With only two months left until implementation, MiFID II research rules have been one of the most discussed issues within the industry. Under the new rules, investment firms will no longer be able to accept research as a non-monetary benefit, unless a firm can prove that the research passes the quality enhancement test and that the research is classified as a non-monetary benefit. This has caused much debate about how much firms will charge for research within the industry; some firms have decided to provide research as part of their services whilst others have announced they will swallow up the costs. This article will explore the impact of MiFID II research within the industry and discuss how buy-side and sell-side firms have decided to comply with the new rules prior to implementation.
Obligations of sell-side and buy-side
Under the new rules, buy-side and sell-side firms have several obligations to follow which they did not have prior to MiFID II new research rules.
Sell -side firms providing investment research are required to:
- Provide clients with unbundled costs of services, separating the price of execution, research and advisory services
- Ensure their firm does not induce clients by providing research below the cost
- Categorise the content they provide to clients against the definition of research under MiFID II.
Buy-side firms receiving investment research are required to:
- Make explicit payments for research, demonstrate that their research contributions allow investors to make better investment decisions and, therefore, show that it is not an inducement to trade
- Provide better reporting to facilitate payments being made for research and demonstrate the value that research is providing to their services
- Set a budget for research and ensure payments for content are reasonable and justifiable, taking into consideration the quality of the content.
The purpose of these obligations is to mitigate conflicts of interest and ensure that research is not being offered as an inducement.
Why is it causing so much contention?
These changes have caused much contention because, under the existing rules, when a buy-side firm increases its trading volumes, its overall fees will increase despite it receiving the same amount of research. These costs will then be passed on to its clients. Under the new rules, this will no longer be possible. Buy-side firms must not link the amount paid for research to the volume or value of transactions. Instead, they must agree a budget for research to be paid for upfront and this must correlate to the quality and value that the research would add to the end investor. This gives buy-side firms two choices. They can either pay for research directly from their own account, or pay using client commissions and a research payment account which is supported by a Commission Sharing Agreement. This codifies how costs are split into execution costs and research costs, and how commissions are to be shared amongst research providers.
To support this, sell-side firms are required to separate the costs of research from the cost of execution. In this way, buy-side firms will be able to make explicit payments for research they receive. The impact of the new rules is that, for the first-time, asset managers are taking a hard look at the quality of research they receive to determine what is worth paying for which, as a result, means that firms will have to closely assess how much their research is worth – difficult to do in practice as the value of research is inevitably subjective and depends vastly on many factors.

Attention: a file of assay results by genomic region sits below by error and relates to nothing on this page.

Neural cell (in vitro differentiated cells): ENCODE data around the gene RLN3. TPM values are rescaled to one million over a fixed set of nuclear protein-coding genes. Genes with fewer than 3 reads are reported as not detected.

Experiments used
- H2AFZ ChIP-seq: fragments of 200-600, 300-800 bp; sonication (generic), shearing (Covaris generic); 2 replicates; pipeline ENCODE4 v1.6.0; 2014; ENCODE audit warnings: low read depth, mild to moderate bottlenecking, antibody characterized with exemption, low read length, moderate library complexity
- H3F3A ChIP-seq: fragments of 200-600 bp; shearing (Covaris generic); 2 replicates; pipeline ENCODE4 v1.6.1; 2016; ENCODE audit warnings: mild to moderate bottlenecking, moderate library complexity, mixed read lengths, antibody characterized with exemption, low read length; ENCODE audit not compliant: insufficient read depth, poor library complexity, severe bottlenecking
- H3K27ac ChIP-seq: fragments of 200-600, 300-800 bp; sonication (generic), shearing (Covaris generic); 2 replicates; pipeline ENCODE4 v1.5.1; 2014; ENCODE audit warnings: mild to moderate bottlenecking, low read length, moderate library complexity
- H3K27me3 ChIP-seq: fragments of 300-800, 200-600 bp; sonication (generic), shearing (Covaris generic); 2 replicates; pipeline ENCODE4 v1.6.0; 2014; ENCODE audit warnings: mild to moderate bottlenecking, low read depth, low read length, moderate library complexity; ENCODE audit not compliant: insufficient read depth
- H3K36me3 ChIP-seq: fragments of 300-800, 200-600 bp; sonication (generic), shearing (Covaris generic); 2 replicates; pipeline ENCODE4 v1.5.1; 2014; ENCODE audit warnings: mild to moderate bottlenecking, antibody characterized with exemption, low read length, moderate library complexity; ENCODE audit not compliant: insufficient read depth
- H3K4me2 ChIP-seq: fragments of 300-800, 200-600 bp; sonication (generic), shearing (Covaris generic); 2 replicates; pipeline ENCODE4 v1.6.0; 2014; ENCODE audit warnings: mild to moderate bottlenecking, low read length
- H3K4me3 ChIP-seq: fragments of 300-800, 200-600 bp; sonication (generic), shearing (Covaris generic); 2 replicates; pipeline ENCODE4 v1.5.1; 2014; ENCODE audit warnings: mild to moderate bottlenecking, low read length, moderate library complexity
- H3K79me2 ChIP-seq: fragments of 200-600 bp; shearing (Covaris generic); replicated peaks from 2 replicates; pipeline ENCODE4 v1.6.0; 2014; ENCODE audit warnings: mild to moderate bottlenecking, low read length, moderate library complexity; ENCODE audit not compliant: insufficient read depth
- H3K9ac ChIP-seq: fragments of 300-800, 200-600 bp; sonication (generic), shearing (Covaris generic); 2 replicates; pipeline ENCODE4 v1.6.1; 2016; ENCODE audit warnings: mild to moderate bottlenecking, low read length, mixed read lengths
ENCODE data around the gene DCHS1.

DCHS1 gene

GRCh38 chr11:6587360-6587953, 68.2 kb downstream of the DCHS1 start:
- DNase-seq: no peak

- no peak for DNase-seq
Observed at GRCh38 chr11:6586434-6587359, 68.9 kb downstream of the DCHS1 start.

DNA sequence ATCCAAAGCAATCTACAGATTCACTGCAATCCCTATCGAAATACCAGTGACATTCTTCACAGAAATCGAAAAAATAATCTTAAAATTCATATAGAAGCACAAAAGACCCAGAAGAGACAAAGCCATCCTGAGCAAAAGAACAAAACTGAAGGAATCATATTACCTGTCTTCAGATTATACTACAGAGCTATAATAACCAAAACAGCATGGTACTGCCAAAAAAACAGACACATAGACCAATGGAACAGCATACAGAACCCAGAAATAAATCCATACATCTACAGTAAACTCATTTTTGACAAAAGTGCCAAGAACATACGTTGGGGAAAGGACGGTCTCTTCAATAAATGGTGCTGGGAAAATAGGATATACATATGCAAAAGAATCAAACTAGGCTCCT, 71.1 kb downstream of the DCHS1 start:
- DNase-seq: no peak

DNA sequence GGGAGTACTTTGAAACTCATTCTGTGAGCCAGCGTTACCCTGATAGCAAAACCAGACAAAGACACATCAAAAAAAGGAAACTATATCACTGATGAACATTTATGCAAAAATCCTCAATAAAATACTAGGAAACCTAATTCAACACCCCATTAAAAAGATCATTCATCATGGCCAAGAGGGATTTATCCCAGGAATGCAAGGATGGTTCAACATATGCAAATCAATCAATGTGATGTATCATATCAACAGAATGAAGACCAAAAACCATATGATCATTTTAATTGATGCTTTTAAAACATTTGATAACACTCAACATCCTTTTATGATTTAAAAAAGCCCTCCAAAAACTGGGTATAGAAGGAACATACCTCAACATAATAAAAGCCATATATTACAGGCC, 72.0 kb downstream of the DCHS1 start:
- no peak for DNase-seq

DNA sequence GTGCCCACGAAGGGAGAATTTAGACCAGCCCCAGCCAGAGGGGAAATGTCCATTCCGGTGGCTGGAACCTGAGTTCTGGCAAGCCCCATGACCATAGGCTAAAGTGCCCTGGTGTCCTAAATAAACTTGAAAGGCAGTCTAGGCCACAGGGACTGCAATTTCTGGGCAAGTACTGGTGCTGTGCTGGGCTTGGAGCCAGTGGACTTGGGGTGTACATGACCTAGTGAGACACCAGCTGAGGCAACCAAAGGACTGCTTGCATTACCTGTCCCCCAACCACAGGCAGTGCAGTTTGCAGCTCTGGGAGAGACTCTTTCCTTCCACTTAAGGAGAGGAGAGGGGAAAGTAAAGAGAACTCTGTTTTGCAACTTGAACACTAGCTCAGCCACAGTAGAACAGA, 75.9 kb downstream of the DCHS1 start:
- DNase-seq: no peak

According to Bloomberg, “smaller hedge funds are working with larger hedge funds to share the costs of complying with MiFID II research rules, they are increasingly collaborating on platforms to share the costs of research.” The challenge for smaller firms is that they cannot absorb the costs of research that the legislation requires, as they do not have the same budgetary capacity as larger firms. As such, when smaller firms collaborate on these platforms, it helps to reduce the costs of accessing research. The platforms would also provide smaller buy-side firms with extra bargaining powers to negotiate the price of research with larger sell-side firms which they would not normally have on their own.
Other firms have decided to continue to pass the costs of providing research on to their clients, albeit in a more transparent way than in the past.
Nevertheless, smaller buy-side firms have some positive advantages over larger sell-side firms in the context of these requirements, in that some investors prefer more of a niche coverage as opposed to paying for broad chunks of research from the large firms. In addition, smaller buy-side firms have been charging for research for years, which gives them an edge over larger institutions who are still trying to ascertain how much their research is worth. Another positive advantage is that, because small research providers are independent, they can reassure fund managers that they do not have to grapple with any conflicts of interest. This is important, as one of the objectives of the MiFID II research rules is to stop investment firms from receiving research as a possible inducement to trade.
Overall, the new MiFID II research rules will have a huge impact on the flow of investment research through the industry. However, it is possible that the new rules are only going to reinforce the advantages that larger and wealthier asset managers have always had over smaller players. Much remains uncertain and we will only know the full impact of these rule changes on how research is produced and sold within the industry between sell-side and buy-side firms after 3 January 2018.
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